This shows that home teams actually tend to receive more red cards than they might deserve compared with their opponents.

This shows that home teams tend to receive more penalty kick goals than their statistics would necessarily indicate is expected.



As I mention earlier, my ‘conclusion’ is not conclusive. I believe it is helpful, and not-to-be-disregarded, evidence, but better data judging the quality of all referee decisions is needed to conclusively determine anything. Nonetheless, the evidence presented is still real and helpful, despite not being as concrete as previous analyses allowed.

  • Home teams are slightly favored when it comes to volume of fouls, yellow cards, and penalty kicks converted to goals, albeit by small amounts.
  • Away teams are actually slightly favored when it comes to volume of red cards, albeit by small amounts.
  • Teams that commit more fouls than their opponent actually correlate with better results (although this relationship could be due to other factors, and should not necessarily be adopted as a strategy to foul more).
  • When I combine the calculated referee bias for each of those four stats with the tendency of each stat’s impact on match results, I actually calculate a -1.49% home field advantage due to referee bias, which actually indicates an away team bias, but more probable is that there is simply no real home/away field advantage bias across MLS referees


In my next article, once I get a chance to write it, I will break down bias at the individual referee level to see if there are some refs that are better or more harmful than others with regards to home bias.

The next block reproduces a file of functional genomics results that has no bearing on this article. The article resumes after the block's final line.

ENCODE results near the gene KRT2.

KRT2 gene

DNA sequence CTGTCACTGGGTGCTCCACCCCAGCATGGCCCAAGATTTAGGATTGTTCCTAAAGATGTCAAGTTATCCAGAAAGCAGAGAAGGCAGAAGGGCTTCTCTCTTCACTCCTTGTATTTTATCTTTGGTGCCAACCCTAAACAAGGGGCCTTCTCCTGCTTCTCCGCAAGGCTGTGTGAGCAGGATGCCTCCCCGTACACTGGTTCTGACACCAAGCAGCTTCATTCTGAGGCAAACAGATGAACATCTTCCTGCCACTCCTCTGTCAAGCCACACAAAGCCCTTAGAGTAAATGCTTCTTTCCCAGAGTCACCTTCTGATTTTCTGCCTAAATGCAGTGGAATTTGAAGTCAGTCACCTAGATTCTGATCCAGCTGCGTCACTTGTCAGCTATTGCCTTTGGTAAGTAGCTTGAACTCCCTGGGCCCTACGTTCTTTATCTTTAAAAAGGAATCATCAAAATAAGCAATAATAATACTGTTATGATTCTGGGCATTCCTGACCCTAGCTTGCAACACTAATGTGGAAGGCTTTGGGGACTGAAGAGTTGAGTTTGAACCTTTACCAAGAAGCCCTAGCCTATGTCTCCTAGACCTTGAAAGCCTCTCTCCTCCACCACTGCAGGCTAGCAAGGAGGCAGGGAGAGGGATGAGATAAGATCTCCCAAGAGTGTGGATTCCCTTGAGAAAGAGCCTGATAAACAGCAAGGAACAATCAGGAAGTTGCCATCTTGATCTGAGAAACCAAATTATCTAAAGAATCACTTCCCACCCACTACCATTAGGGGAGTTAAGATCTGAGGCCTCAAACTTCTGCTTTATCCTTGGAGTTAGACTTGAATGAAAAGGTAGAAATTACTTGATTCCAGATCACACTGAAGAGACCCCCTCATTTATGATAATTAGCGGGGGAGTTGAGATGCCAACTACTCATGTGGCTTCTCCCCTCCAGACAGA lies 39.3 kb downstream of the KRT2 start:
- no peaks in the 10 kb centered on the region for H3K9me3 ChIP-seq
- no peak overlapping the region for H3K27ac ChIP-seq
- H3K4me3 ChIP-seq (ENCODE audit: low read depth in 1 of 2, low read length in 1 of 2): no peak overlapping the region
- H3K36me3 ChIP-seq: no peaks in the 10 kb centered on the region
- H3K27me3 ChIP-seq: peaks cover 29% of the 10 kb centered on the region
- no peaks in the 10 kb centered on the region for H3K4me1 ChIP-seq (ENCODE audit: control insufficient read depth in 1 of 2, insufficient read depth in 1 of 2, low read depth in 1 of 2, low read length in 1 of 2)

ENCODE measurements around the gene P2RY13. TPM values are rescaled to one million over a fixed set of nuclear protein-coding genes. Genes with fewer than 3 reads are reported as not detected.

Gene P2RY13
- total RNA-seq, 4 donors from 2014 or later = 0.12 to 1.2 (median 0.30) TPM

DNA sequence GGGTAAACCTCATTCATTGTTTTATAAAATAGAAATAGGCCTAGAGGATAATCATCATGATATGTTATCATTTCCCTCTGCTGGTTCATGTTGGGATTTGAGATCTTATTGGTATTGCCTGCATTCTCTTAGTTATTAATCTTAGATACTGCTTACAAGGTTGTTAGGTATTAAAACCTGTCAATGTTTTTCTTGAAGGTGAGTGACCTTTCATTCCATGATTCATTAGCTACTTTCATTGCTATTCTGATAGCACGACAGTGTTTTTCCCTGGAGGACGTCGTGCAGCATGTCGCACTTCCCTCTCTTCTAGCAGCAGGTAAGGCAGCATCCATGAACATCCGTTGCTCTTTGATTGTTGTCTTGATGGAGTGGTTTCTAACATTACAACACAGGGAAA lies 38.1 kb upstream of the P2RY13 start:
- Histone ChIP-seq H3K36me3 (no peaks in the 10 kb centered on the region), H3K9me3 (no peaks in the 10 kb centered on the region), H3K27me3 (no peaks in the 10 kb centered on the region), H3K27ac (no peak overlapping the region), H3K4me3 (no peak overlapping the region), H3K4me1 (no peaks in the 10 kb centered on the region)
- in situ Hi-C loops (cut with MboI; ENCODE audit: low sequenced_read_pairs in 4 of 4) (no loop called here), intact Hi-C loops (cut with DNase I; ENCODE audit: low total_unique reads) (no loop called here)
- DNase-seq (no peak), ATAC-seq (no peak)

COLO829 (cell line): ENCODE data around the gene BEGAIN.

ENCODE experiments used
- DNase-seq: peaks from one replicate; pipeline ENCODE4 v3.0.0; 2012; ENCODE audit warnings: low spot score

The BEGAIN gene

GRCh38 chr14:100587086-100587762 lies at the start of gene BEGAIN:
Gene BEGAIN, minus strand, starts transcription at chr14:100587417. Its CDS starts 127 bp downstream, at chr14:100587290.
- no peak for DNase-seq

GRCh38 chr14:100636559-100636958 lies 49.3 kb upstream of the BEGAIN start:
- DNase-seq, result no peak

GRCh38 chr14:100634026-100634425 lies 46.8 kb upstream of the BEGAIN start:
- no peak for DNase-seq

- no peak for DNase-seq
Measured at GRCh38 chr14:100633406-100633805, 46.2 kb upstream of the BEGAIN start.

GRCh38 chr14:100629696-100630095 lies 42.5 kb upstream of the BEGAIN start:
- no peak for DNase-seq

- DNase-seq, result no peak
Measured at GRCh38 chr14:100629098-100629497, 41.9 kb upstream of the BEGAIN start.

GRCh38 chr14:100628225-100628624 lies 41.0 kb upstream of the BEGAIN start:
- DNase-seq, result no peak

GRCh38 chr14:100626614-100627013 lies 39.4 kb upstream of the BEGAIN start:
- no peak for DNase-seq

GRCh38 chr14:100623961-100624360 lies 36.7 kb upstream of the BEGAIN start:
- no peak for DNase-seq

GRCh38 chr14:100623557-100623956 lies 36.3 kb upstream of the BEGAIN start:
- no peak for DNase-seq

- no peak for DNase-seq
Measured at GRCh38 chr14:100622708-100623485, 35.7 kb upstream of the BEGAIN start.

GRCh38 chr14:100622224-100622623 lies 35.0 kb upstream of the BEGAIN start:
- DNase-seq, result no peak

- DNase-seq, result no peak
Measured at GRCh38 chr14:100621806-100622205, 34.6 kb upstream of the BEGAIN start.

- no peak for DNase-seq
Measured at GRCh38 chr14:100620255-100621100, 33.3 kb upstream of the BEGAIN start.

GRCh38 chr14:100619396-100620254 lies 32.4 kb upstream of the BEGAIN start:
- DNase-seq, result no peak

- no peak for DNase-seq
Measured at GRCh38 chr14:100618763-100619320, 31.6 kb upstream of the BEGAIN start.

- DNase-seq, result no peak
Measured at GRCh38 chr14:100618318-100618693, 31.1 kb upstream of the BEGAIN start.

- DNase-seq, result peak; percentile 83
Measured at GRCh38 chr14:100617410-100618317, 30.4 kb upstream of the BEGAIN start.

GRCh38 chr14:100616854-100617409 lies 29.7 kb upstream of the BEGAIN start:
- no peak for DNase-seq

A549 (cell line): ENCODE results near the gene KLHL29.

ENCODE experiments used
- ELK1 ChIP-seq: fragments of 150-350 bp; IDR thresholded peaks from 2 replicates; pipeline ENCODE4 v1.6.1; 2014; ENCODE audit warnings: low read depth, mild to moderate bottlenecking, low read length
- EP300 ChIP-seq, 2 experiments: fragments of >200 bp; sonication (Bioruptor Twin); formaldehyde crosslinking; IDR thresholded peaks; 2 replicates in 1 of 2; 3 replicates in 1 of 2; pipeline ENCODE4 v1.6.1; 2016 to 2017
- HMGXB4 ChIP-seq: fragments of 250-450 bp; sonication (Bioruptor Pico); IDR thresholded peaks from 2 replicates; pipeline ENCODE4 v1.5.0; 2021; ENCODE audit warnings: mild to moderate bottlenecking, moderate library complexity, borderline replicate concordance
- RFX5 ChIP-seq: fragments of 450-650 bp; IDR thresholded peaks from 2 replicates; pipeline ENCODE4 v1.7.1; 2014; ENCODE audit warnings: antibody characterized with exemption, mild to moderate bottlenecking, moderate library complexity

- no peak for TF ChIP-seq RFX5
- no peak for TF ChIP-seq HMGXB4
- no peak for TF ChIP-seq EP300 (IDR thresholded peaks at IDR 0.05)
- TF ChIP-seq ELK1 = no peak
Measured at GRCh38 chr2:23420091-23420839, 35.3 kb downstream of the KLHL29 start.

1. One thing about the influence of red cards is that I’d be willing to bet there is a significant disparity as to their effect depending on when in the match they are issued.

    • Chris Sherman says:

      That’s definitely true, and I try to account for it in my game probability model/chart that I’ve put into my regular SEBA posts. However, I don’t think the timing is likely to demonstrate much referee bias.

  2. Old Soccer Coach says:

    If I have understood correctly, you have accounted for the potential imbalance in disciplinary action between a team perceived to be one of higher quality and one of lower.
    Is there any way to test for teams and head coaches who are stronger advocates of greater physicality of play? If referees perceive teams this way, they may be predisposed to call against them.

    • There is also something to be said for the possibility that away teams tend to play more physically. It’s a fairly common tactic for away teams to play conservatively, bunker down and look to play the counter, which is a style of play that might lend itself to more fouls and more severe fouls – particularly as the away team (playing conservatively) look to disrupt the home team’s possession and create counter opportunities. Or, alternatively, when the home team does get through the bunker, creating panic effects in and around the box.
      (Interestingly, this opens up the possibility of a feedback effect, where the perception that playing away is harder to get a result, which results in the adjustment of a team’s play style in a way that leads to more fouls, which in turn might actually make it harder to get a result. This is all just speculation, though.)
      While it looks like there is a statistically significant effect – though not a big one – in terms of referee decisions, there could be a few causes. Classic correlation vs. causation problem. Great work, though. Pretty cool to look at the numbers.

      • Chris Sherman says:

        I agree Tom. The hope was that the bunker-mentality would show up in their team statistics, and therefore we could account for their difference in expected fouls/cards/etc.

    • Chris Sherman says:

      Yeah, that would be interesting to test, but I’m not sure where I could get that data from, unfortunately.